By such an etching process, smoothed surfaces 13b are provided for the cathode lines 13 as shown in FIG. 8C. Specifically, while an average surface roughness Ra of the surfaces 13a formed by plasma spraying is about 4, that of the surfaces 13b after being subject to the etching process is reduced to about 2. With such a reduced average surface roughness, the discharge is prevented from concentrating on the surfaces of the cathode lines 13. As a result, the discharge voltage of the PDP can be stabilized over a long-term period.

The surfaces of the cathode lines 13 can be flattened not only by etching utilizing the solution as described above but also by a mechanical process such as grinding.

EXAMPLE 3

With reference to FIG. 9, a third example of the present invention will be described.

In the preceding examples, the cathode lines 13 are formed of pure metal (aluminum). When discharge occurs in the cathode lines made of pure metal, there arise problems such as a high discharge voltage, a large sputtering rate and the generation of discharge contraction, although it depends on some conditions such as the kind of discharge gas to be used, the pressure thereof and the configuration of the electrodes.

In order to inhibit the discharge contraction, it is sufficient to constitute the cathode lines by a material of a small sputtering rate, for example, a dielectric material. However, since the dielectric is an insulating material, the cathode lines cannot be formed of dielectric material alone.

Thus, in Example 3, an upper coating 15b made of dielectric material is formed on bus lines 15a made of aluminum which is a low resistive metal, thereby constituting cathode lines 15 having a double-layered structure.

Specifically, the bus lines 15a made of aluminum is first formed by spraying a powder of metal aluminum onto the glass substrate 10 by plasma spraying. At this time, the thickness of the bus line 15a is typically in the range of 30 to 40 μm. Next, the upper coating 15b made of a mixture of metal aluminum and dielectric is laminated onto the bus lines 15a by a spraying method or another method. Finally, the glass substrate 10 is baked at 400° C. or more, thereby forming the cathode lines 15. Although only one upper coating 15b is formed in FIG. 9, the cathode lines 15 may include more than one laminated coatings.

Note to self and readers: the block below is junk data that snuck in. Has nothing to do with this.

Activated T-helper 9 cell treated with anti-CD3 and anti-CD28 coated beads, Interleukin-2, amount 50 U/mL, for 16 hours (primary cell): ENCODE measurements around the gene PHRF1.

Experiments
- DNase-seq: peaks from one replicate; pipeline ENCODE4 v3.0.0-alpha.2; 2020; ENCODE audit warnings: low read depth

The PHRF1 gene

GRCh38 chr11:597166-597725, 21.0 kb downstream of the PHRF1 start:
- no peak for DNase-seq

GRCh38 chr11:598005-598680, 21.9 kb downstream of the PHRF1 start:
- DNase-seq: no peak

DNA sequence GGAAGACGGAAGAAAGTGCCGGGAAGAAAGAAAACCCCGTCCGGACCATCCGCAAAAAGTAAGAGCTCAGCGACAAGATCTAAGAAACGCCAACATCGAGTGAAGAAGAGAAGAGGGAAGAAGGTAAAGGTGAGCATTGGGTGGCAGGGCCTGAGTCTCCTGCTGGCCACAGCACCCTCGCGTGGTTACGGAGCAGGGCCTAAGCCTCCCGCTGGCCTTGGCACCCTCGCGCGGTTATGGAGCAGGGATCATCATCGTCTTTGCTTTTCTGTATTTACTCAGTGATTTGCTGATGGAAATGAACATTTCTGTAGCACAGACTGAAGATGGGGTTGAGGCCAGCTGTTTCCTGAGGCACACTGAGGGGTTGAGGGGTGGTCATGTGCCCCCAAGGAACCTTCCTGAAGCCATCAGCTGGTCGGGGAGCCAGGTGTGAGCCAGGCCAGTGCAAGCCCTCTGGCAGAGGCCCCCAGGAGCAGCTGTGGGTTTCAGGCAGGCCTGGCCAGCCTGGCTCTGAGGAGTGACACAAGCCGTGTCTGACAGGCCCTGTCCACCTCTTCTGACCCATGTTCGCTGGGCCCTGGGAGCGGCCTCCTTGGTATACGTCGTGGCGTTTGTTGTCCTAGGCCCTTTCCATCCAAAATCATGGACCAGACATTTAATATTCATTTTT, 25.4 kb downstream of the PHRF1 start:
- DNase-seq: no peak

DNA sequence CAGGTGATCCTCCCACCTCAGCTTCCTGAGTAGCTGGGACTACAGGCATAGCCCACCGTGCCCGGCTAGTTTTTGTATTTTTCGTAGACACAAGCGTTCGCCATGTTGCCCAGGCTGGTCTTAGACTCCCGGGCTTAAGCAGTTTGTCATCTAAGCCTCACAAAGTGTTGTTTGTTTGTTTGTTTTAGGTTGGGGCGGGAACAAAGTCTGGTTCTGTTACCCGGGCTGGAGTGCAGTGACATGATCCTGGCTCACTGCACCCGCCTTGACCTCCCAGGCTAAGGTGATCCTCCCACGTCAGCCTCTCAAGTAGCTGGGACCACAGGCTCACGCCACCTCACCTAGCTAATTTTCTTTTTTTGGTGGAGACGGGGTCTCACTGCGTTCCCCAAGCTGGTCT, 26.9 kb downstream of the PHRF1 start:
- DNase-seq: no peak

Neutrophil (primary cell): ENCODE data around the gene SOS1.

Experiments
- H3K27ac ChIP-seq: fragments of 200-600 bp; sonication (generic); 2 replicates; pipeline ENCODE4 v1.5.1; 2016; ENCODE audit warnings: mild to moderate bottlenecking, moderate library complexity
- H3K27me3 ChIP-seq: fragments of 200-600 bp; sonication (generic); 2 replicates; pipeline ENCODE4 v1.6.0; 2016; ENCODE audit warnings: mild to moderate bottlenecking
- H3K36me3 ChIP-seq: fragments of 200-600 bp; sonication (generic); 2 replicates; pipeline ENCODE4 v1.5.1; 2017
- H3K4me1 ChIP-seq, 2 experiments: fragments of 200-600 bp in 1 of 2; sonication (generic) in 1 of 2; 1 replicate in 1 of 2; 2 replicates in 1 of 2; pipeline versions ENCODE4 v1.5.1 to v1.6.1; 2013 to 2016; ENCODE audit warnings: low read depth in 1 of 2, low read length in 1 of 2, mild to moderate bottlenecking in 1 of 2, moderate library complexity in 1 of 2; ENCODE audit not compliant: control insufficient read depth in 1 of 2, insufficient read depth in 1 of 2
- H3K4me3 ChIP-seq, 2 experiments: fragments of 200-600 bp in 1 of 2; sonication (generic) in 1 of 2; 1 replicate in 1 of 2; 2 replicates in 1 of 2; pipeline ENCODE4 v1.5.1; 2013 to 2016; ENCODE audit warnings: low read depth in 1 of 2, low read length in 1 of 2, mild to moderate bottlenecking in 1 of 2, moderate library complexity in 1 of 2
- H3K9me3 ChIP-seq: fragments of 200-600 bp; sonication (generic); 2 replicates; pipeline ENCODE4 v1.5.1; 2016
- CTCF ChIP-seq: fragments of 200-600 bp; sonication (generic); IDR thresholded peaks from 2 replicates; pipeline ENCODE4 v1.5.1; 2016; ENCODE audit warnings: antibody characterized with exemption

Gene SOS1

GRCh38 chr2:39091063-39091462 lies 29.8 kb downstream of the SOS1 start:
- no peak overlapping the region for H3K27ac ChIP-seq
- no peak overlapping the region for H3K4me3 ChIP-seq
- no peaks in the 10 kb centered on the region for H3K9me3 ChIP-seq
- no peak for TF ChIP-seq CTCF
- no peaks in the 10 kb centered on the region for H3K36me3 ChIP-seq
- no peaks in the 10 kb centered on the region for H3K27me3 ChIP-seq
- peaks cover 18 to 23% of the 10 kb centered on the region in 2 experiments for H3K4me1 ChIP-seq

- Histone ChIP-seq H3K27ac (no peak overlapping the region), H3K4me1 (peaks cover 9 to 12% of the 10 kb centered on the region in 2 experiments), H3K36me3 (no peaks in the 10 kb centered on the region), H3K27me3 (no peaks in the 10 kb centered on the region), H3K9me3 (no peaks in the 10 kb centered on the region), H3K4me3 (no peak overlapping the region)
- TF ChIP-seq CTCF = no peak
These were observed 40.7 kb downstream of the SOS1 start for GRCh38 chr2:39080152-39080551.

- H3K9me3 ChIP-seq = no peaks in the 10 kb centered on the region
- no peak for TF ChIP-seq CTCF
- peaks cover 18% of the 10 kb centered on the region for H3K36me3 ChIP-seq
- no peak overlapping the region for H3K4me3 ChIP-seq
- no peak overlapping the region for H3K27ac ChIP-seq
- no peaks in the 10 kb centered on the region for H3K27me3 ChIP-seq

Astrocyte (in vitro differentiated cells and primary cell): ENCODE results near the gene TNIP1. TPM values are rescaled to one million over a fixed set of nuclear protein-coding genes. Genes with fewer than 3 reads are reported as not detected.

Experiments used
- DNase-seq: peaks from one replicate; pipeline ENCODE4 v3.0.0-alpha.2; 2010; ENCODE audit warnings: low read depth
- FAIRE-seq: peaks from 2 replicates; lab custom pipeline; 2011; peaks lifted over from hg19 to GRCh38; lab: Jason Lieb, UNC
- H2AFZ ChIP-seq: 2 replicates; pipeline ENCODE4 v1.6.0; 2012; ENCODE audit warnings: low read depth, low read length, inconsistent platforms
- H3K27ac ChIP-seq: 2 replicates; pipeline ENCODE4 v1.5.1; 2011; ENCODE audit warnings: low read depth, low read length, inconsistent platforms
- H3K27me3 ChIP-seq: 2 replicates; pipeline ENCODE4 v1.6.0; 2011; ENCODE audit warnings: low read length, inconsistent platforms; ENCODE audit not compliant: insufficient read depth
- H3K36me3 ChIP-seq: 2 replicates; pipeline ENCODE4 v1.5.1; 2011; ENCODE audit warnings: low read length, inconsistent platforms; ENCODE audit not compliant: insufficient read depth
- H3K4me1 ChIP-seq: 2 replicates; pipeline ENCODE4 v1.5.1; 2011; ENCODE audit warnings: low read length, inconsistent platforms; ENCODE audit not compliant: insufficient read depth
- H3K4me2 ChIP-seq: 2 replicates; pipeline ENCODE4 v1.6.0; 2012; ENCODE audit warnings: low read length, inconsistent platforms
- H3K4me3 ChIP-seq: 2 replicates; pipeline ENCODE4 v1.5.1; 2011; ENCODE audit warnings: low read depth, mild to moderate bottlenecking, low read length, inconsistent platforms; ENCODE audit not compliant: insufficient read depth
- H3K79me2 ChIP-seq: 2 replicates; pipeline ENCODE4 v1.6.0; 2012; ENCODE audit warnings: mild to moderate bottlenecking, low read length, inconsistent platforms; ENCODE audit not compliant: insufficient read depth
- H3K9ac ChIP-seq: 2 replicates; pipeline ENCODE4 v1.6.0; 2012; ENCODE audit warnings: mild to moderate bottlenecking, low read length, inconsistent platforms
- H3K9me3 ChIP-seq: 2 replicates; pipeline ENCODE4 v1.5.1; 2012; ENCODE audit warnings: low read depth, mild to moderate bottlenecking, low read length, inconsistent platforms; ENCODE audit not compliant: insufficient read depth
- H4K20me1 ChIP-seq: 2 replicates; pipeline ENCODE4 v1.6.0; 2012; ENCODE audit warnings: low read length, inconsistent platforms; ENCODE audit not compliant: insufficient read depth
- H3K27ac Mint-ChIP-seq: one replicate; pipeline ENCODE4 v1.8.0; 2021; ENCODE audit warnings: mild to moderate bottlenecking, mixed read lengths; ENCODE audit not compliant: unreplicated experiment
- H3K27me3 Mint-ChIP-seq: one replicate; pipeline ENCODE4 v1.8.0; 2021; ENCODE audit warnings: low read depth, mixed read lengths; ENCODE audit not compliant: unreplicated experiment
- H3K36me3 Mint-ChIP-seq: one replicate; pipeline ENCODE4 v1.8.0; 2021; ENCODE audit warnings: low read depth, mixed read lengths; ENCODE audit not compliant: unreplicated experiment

As described above, the resistivity of cathode lines 15 can be reduced by forming at least bus lines 15a of the cathode lines 15 by plasma spraying. The material to be used for plasma spraying is not particularly limited to a particular material.

In the case where the upper coating 15b is formed by plasma spraying, for example, an alumina powder including particles having an average diameter of 7 μm can be used for spraying in Example 3. Alternatively, the upper coating 15b made of perovskite type oxide, whose structure is represented by La1-x Srx MO3 (where M is Co or Mn) may be formed on the surfaces of the bus lines 15a by a spraying method or another method. Even in these cases, when at least bus lines 15a are formed by plasma spraying, the cathode lines 15 containing only a small amount of impurity can be formed.